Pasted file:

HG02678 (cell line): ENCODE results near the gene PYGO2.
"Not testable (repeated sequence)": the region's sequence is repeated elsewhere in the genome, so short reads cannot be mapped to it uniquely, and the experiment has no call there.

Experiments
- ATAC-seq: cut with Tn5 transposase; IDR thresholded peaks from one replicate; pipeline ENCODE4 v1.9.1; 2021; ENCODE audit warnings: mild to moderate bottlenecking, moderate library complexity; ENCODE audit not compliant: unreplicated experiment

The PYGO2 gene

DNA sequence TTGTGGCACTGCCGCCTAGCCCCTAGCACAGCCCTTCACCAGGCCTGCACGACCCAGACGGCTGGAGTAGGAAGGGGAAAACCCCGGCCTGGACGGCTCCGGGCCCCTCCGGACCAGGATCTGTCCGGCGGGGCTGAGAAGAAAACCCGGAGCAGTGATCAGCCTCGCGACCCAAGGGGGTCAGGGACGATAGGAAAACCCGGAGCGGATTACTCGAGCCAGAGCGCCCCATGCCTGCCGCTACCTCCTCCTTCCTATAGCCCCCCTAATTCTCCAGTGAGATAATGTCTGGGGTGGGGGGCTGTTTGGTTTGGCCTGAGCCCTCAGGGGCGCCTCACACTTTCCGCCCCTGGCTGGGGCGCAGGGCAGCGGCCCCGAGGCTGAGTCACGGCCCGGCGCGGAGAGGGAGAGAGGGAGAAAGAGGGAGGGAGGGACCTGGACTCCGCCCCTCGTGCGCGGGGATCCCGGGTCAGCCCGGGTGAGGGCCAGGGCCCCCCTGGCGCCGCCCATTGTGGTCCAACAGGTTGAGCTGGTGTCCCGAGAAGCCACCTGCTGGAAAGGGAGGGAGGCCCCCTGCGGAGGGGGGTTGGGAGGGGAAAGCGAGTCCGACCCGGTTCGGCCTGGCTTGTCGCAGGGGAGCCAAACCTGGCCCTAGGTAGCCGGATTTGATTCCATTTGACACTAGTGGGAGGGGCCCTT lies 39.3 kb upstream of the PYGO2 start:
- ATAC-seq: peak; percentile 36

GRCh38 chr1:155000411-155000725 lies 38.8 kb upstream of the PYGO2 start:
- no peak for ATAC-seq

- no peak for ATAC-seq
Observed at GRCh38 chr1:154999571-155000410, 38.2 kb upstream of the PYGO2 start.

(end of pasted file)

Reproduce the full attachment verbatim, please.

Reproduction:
HG02678 (cell line): ENCODE results near the gene PYGO2.
"Not testable (repeated sequence)": the region's sequence is repeated elsewhere in the genome, so short reads cannot be mapped to it uniquely, and the experiment has no call there.

Experiments
- ATAC-seq: cut with Tn5 transposase; IDR thresholded peaks from one replicate; pipeline ENCODE4 v1.9.1; 2021; ENCODE audit warnings: mild to moderate bottlenecking, moderate library complexity; ENCODE audit not compliant: unreplicated experiment

The PYGO2 gene

DNA sequence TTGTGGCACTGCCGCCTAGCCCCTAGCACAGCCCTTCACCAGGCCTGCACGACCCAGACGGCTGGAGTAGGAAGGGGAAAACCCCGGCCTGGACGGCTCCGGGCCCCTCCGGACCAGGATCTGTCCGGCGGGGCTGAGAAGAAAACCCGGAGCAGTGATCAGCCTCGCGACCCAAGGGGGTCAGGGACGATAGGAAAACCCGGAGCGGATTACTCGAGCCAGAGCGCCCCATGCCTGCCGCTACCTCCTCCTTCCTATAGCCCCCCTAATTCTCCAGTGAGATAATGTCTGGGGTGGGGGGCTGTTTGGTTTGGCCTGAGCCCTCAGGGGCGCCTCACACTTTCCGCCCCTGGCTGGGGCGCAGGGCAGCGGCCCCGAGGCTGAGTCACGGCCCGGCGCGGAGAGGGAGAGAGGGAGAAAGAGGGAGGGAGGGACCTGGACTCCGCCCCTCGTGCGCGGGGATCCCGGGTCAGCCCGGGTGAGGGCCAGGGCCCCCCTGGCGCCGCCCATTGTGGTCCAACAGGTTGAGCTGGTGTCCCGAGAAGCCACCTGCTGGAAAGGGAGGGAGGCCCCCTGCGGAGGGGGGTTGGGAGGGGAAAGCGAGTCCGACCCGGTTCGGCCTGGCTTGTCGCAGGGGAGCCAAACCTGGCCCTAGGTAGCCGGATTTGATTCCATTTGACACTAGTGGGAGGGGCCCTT lies 39.3 kb upstream of the PYGO2 start:
- ATAC-seq: peak; percentile 36

GRCh38 chr1:155000411-155000725 lies 38.8 kb upstream of the PYGO2 start:
- no peak for ATAC-seq

- no peak for ATAC-seq
Observed at GRCh38 chr1:154999571-155000410, 38.2 kb upstream of the PYGO2 start.